Matcha: Benefits, Side Effects, and Preparations

Matcha tea powder
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Matcha tea is more than just a trendy beverage. It is part of many Asian cultures, dating back to the Tang dynasty in China (from 618 to 907). Beyond its use in traditional ceremonies and skyrocketing popularity in Western culture, matcha offers an array of potential health benefits from the promotion of weight loss to the avoidance of many aging-related diseases.

What Is Matcha?

Matcha comes from the same plant as green tea, known as Camellia sinensis. However, unlike green tea, the farmers will cover the plant for 20 to 30 days before harvesting. The absence of light increases the production of chlorophyll, the green pigment in plants rich in amino acids, vitamins, and antioxidants. The harvested leaves are then dried and ground into a fine powder.

The farming technique not only gives matcha its vibrant green color, but it is also believed to imbue it with a variety of unique health benefits. These include:

  • Promoting alertness, energy, and memory
  • Encouraging weight loss
  • Improving liver function
  • Preventing cardiovascular disease and cancer

How to Prepare

Matcha tea can be found today in many neighborhood grocery stores. Higher grade matcha can usually be sourced online or at higher-end specialty food retailers. Gourmands will search out ceremonial, first-harvest grade teas. Other high-grade brands are described as latte grade (first harvest) and culinary grade (premium second harvest).

Matcha tea is easily made by sifting 1 to 2 teaspoons of matcha powder into a cup, adding 2 fluid ounces (¼ cup) of hot water, and mixing with a bamboo whisk. Bamboo whisks are available at specialty tea or Japanese stores.

Other people enjoy adding matcha to specialty smoothies, swirling it into yogurt, baking it into a green tea pound cake, or creating a matcha latte with steamed milk.

Green tea extracts, concentrates, and supplements can also be found online or at health food stores.

Caffeine Content

Because matcha is made from crushed whole leaves, the caffeine content is higher than that of bagged tea. In fact, matcha tea can deliver as much as 70 milligrams of caffeine per cup, compared to the 95 milligrams in a cup of coffee.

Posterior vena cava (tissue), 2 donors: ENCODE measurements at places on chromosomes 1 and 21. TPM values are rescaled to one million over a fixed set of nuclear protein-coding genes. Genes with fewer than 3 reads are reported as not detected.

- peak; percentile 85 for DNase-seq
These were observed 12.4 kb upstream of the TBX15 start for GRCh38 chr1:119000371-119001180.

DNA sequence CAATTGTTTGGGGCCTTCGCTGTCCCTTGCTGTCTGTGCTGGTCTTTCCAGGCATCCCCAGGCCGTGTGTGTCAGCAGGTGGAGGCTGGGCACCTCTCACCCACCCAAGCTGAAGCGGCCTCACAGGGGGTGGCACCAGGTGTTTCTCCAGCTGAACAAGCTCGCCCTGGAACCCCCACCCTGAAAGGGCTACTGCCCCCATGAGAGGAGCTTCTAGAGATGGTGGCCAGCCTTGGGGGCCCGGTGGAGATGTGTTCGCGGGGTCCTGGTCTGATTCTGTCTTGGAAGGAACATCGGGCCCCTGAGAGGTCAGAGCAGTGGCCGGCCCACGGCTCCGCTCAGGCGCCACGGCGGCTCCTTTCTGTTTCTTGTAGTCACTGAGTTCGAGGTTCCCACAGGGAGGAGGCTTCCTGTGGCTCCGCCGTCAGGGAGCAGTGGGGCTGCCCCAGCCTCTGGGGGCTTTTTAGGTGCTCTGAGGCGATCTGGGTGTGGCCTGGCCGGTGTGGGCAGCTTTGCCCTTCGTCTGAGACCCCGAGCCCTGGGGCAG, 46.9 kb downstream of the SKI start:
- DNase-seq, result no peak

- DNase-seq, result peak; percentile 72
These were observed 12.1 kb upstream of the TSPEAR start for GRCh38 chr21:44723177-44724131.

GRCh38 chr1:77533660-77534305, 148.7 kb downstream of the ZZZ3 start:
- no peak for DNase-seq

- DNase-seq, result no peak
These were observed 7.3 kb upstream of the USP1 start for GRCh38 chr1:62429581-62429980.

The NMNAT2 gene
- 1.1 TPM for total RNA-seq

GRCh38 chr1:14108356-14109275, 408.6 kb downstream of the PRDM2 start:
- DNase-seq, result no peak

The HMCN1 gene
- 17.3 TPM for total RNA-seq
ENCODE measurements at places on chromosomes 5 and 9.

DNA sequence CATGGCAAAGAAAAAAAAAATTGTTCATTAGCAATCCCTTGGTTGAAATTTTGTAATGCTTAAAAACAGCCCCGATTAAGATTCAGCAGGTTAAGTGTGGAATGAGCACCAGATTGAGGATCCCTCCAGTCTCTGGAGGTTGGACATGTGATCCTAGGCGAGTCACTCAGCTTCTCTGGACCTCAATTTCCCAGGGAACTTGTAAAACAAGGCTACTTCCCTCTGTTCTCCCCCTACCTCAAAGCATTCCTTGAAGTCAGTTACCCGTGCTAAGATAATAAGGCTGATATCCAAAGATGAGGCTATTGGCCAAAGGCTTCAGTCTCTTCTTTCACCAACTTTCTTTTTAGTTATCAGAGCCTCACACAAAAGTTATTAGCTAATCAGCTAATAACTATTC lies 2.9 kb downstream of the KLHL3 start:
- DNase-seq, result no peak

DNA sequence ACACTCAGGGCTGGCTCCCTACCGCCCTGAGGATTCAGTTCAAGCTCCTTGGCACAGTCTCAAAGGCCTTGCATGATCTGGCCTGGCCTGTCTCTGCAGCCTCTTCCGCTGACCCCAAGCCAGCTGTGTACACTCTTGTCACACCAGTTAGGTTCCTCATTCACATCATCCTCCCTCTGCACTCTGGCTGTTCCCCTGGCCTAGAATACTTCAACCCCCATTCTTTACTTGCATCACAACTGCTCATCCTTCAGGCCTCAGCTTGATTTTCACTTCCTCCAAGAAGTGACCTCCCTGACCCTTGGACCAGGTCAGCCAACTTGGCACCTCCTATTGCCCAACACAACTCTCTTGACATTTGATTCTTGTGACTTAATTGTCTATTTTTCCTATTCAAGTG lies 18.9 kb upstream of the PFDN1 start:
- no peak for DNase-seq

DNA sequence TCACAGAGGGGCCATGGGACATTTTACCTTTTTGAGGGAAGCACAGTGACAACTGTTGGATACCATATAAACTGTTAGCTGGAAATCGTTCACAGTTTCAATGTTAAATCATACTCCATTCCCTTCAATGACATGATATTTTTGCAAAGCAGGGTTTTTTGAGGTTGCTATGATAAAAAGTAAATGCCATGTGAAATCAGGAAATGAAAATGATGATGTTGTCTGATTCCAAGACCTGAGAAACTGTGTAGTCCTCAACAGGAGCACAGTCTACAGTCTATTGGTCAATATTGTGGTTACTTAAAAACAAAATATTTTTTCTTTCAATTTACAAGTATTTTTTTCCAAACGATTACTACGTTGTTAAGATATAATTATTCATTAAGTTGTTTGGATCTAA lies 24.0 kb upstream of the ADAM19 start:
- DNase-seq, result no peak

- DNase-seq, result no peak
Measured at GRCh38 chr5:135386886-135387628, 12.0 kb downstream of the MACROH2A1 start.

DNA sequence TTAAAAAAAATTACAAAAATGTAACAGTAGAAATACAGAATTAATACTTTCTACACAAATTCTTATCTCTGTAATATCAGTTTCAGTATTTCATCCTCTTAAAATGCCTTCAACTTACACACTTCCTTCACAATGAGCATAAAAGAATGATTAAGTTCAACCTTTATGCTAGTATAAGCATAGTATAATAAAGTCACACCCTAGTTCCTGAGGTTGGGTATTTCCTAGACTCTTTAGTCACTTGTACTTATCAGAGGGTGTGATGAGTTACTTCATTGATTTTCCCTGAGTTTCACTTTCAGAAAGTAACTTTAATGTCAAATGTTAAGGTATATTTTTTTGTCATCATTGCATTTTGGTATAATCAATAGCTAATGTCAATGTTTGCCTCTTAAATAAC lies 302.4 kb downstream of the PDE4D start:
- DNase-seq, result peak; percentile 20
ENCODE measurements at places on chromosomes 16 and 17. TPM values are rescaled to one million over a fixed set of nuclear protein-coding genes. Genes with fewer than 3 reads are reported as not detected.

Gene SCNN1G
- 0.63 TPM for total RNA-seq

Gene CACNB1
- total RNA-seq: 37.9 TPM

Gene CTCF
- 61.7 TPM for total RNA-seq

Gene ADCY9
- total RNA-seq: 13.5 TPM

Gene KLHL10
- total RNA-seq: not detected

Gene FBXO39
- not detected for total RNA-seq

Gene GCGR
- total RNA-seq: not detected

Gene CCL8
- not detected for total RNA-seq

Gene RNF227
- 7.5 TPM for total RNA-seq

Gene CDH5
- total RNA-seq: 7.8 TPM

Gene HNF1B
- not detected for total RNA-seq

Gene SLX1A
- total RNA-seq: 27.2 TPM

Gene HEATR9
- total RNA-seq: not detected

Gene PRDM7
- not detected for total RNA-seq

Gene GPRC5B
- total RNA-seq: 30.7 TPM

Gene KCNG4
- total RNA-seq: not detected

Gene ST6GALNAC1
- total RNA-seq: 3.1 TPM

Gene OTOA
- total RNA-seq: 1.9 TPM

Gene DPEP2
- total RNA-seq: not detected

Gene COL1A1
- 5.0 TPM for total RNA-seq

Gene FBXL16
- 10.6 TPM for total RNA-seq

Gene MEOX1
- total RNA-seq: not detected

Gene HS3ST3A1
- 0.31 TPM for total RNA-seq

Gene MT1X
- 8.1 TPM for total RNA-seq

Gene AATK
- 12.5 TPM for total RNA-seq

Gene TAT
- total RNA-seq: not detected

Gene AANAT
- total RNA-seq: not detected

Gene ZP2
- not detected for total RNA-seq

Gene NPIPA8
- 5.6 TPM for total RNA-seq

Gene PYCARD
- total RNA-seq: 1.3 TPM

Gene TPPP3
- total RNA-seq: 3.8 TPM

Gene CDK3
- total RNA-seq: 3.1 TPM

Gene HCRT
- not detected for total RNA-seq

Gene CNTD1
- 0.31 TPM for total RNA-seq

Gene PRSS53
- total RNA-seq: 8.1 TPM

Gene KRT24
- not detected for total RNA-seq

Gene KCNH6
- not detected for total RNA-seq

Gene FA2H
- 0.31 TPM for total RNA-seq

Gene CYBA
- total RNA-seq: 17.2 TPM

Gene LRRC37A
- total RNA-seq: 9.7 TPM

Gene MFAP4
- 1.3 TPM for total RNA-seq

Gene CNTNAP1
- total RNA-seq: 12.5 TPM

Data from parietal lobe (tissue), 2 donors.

The caffeine content can vary by the type, grade, and quality of matcha tea, as well as the preparation method. Thick koicha matcha tea, for example, uses twice the amount of matcha per cup. Higher-grade matcha teas tend to be finer and pack more caffeine per teaspoon.

Health Benefits

There has not been a lot of research correlating the use of matcha to any of the above-listed benefits. Most of the research is either small, anecdotal, or supported by epidemiological (population-based) evidence. Some of it is strong; others are less so.

Improved Energy and Cognition

Certainly one of the more viable claims is that matcha can boost energy. This is because a teaspoon of matcha powder will provide anywhere from 35 to 70 milligrams of caffeine, depending on the quality of the tea. That's roughly half the amount of caffeine as a cup of coffee and about the same amount as a shot of espresso.

Not only is caffeine known to give you a burst of energy, but it can improve your cognition, concentration, and mental function.

A 2012 study from Japan reported that 2 grams of matcha given daily for two months helped improve brain function in elderly people, including attention spans, reaction times, and memory.

Matcha contains the amino acid L-theanine. L-theanine has a calming effect that can aid with sleep and reduce anxiety. It is these properties that appear to temper the jitteriness and irritability that many people experience with caffeine. In doing so, you can get the energy boost with less impact on your mood.